When you’re growing up, a decade seems like an eternity. As you age those years start going by faster and faster – something you typically don’t notice until you hit 30.
As much as twentysomethings like to assume they’ll be 25 forever, age catches up to everyone. If you haven’t started creating a foundation for financial success by the time you turn 30, you’re going to be playing catch-up well into middle age.
Even if none of your friends are considering their financial future, you can be ahead of the curve by accomplishing some simple goals in your 20s. Here are some lessons people usually end up wishing they’d learned before they hit 30.
Pay Off Student Loans
Almost 50 million Americans have student loan debt totaling more than $30,000. No matter what your balance is, the best thing any twentysomething can do is pay off their student loans before they reach 30.
Paying your student loans quickly requires focus and dedication, but it can be done. Keep your expenses low, allocate extra money toward your debt and always pay more than the minimum every month.
Even a little bit extra can make a monumental difference. If you owe $30,000, are paying 5% interest and add an extra $25 per month you can pay off your loans a full year early. An extra $50 would shave two years off your repayment plan.
Start a Retirement Account
Twentysomethings have a reputation for only caring about what’s currently going on instead of focusing on the future. They might assume saving for retirement is something to focus on later, instead of a step they can take now.
The main reason young people should invest as much as possible at a young age is something called compound interest. Compound interest rewards those who save the longest rather than those who save the most, by feeding that interest back into itself – leading to more and more interest over time.
For example, if you start saving $50 a month now, you’ll have $166,296.17 in 40 years, with 8% growth. If you wait 10 years to start, you’ll have to save $119 a month to reach that same sum.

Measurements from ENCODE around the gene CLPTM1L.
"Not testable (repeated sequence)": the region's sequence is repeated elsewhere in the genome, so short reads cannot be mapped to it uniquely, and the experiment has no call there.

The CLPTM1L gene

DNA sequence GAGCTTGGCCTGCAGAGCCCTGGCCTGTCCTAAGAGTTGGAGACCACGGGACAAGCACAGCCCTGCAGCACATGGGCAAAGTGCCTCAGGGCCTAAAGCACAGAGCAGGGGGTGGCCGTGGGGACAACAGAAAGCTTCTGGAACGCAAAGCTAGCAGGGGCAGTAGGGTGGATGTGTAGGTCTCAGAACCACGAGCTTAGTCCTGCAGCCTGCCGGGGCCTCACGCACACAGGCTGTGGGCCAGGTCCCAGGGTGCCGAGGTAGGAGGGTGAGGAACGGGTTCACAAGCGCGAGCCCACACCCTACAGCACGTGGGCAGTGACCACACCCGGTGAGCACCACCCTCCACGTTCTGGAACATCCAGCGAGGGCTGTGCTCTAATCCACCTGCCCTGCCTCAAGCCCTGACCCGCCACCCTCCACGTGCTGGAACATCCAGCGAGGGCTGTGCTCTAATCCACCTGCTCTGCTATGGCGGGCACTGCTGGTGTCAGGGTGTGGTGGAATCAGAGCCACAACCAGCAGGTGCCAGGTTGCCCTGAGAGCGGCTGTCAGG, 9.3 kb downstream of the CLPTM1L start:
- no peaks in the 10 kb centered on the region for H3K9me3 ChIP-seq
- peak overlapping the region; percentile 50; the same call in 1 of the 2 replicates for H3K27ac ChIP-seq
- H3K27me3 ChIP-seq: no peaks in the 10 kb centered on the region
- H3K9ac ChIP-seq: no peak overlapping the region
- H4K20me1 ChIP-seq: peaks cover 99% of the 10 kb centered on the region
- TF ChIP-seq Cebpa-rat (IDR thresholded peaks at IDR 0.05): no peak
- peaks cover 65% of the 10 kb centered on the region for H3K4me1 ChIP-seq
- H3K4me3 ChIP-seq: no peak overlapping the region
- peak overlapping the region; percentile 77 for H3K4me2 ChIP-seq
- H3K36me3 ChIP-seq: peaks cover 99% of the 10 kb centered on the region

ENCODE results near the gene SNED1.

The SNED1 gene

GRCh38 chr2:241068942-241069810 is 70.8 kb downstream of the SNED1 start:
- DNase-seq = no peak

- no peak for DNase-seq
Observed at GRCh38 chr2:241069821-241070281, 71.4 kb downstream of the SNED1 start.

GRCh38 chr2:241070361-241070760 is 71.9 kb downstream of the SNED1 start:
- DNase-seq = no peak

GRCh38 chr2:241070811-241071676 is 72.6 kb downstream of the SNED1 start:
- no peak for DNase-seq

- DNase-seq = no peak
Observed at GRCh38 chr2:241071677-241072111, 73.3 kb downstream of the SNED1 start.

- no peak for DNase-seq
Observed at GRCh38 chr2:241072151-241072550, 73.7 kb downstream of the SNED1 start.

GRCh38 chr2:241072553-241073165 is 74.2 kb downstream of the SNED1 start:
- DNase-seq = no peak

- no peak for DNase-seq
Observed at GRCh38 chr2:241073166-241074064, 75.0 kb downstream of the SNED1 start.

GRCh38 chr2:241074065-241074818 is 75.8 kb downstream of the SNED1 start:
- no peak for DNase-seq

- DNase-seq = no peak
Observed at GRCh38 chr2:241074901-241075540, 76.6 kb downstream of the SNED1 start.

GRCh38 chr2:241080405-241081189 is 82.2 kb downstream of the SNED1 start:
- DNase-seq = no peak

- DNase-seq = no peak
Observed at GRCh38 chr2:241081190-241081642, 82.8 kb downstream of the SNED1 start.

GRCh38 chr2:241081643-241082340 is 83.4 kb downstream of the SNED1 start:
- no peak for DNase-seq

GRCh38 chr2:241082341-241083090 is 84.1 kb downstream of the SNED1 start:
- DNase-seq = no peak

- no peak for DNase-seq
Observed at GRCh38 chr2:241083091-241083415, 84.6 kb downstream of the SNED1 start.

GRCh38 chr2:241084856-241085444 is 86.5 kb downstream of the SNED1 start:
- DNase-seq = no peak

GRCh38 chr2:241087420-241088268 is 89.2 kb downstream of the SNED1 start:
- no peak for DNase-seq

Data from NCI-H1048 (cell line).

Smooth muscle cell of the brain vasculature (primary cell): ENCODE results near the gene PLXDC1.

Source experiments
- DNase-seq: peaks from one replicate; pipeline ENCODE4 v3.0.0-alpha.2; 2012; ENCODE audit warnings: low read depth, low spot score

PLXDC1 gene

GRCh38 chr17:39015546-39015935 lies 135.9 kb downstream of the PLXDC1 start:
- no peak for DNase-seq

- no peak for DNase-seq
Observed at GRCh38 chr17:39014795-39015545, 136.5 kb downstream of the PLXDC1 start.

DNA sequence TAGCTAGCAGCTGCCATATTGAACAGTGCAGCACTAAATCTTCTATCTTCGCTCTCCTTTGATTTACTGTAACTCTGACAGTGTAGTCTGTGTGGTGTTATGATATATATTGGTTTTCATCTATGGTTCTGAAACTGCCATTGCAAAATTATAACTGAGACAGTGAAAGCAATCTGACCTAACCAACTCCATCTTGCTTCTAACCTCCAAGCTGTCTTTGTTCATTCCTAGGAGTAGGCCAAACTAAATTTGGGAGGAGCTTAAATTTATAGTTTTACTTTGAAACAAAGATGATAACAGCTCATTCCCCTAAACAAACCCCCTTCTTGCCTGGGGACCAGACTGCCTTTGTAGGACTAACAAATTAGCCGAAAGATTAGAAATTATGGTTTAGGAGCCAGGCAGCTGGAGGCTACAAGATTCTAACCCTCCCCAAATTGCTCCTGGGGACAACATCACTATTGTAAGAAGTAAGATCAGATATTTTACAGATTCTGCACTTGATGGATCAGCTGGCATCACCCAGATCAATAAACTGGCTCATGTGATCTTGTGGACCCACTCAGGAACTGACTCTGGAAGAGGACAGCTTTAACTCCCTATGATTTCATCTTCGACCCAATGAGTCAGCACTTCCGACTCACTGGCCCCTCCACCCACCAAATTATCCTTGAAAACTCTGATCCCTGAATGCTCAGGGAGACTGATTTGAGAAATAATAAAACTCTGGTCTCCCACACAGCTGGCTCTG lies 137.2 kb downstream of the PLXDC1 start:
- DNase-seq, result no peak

You can start an account with your company’s employer-sponsored retirement plan or by yourself with an IRA. Experts suggest contributing between 10% and 15% of your annual income, but it’s better to start now with 5% than wait until you can afford 10%.
Save an Emergency Fund
One of the most valuable lessons you can learn in your 20s is how to take care of your own financial emergencies. Maybe you could rely on your parents to bail you out in college, but now it’s time to become truly financially independent.
An emergency fund can help you pay for a car accident, ER visit or last-minute flight for a family funeral. Having at least $1,000 tucked away can pay for these eventualities and others, like a hotel stay if the heat goes out in your apartment or a new tire if you run over a nail.
If you work for yourself or in an unstable industry, you should have at least three month’s worth of expenses saved up. Some people even save for six months if they want the option of taking an extended leave of absence from their career.
Keep your emergency fund in a savings account and only use it for unforeseen events – not tickets to see Beyonce in concert.
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